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Organic compound, chemical formula CH, colourless, odourless gas that occurs in natural gas (called firedamp in coal mines) and from bacterial decomposition of vegetation in the absence of oxygen (including in the rumens of cattle and other ruminants and in the gut of termites). The simplest member of the paraffinhydrocarbons, methane burns readily, forming carbon dioxide and water if supplied with enough oxygen for complete combustion or carbon monoxide if the oxygen is insufficient. Mixtures of 5–14% methane in air are explosive and have caused many mine disasters. The chief source of methane is natural gas, but it can also be produced from coal. Abundant, cheap, and clean, methane is used widely as a fuel in homes, commercial establishments, and factories; as a safety measure, it is mixed with trace amounts of an odorant to allow its detection. It is also a raw material for many industrial materials, including fertilizers, explosives, chloroform, carbon tetrachloride, and carbon black, and is the principal source of methanol.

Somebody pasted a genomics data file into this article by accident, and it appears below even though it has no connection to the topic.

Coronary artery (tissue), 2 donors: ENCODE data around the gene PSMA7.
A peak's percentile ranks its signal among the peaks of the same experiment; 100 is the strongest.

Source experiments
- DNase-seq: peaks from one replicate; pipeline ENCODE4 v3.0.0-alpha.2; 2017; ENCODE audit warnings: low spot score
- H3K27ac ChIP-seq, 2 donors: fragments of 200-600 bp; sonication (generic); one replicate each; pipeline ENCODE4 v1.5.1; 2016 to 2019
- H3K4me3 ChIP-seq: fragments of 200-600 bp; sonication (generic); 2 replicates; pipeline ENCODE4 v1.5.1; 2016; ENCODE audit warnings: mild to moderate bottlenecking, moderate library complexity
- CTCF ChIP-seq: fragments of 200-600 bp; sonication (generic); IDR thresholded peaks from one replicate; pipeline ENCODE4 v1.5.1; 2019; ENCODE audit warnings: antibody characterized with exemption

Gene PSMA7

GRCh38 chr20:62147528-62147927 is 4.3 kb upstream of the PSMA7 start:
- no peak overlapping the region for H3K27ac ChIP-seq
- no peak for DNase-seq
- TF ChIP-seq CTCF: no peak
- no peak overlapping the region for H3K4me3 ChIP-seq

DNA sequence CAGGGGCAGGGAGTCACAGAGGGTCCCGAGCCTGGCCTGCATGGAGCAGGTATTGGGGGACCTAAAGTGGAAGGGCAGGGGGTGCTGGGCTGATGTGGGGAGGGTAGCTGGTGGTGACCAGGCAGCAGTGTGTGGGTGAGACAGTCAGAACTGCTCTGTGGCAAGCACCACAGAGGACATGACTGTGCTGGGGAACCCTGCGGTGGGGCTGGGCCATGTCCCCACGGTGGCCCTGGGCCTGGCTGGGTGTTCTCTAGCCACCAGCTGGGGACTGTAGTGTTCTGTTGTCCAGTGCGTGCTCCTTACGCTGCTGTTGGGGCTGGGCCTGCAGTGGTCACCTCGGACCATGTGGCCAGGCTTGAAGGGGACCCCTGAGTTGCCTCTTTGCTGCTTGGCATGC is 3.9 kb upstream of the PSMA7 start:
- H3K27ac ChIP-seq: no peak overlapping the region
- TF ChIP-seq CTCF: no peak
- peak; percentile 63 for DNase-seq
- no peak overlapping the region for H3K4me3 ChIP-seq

Variants of METHANE
methane or marsh gas
This entry comes from Encyclopædia Britannica Concise. For the full entry on methane, visit Britannica.com.